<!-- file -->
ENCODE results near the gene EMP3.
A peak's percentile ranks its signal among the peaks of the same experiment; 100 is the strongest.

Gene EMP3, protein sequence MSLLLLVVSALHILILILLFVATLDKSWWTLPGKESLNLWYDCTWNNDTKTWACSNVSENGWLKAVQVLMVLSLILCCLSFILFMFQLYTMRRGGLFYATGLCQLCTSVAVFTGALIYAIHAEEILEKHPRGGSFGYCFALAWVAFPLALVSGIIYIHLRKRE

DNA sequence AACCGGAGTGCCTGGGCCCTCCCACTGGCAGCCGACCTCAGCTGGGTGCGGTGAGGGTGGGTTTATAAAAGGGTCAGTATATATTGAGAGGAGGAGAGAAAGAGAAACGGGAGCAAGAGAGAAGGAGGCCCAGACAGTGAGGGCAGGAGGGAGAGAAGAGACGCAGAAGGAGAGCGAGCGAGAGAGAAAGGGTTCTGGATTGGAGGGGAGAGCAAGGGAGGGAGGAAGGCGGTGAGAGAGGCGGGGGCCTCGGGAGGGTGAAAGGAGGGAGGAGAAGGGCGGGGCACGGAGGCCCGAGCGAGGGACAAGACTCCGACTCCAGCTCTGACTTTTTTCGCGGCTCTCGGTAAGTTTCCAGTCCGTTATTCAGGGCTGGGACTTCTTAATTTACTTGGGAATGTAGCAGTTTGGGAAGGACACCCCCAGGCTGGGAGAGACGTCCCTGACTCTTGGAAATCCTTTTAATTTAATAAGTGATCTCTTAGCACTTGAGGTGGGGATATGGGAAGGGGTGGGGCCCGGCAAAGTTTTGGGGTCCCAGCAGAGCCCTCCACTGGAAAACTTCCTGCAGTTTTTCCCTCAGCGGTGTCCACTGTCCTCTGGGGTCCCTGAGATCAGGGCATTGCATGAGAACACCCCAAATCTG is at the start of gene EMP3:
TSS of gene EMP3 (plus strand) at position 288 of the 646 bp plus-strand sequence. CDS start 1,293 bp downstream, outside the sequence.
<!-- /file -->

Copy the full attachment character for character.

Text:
ENCODE results near the gene EMP3.
A peak's percentile ranks its signal among the peaks of the same experiment; 100 is the strongest.

Gene EMP3, protein sequence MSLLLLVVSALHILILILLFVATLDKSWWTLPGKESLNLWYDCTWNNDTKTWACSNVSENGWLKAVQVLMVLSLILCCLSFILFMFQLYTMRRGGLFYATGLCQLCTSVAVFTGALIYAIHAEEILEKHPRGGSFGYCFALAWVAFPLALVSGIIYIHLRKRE

DNA sequence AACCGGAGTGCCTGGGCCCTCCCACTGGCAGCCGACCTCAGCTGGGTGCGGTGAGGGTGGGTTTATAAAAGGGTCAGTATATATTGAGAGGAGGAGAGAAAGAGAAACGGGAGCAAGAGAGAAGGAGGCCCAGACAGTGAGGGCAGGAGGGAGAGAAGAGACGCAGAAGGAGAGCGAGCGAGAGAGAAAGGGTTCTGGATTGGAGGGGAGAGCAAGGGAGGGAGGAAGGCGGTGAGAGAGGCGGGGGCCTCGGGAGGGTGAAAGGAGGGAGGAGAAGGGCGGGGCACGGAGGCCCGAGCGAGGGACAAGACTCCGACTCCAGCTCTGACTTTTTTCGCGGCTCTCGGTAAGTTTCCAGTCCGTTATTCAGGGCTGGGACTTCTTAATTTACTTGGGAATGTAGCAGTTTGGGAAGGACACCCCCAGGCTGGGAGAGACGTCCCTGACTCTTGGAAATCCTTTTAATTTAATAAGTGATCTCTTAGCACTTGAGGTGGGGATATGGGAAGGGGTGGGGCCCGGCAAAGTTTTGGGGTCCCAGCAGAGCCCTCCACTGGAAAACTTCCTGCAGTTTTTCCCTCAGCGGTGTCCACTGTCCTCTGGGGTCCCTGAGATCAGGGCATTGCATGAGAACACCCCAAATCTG is at the start of gene EMP3:
TSS of gene EMP3 (plus strand) at position 288 of the 646 bp plus-strand sequence. CDS start 1,293 bp downstream, outside the sequence.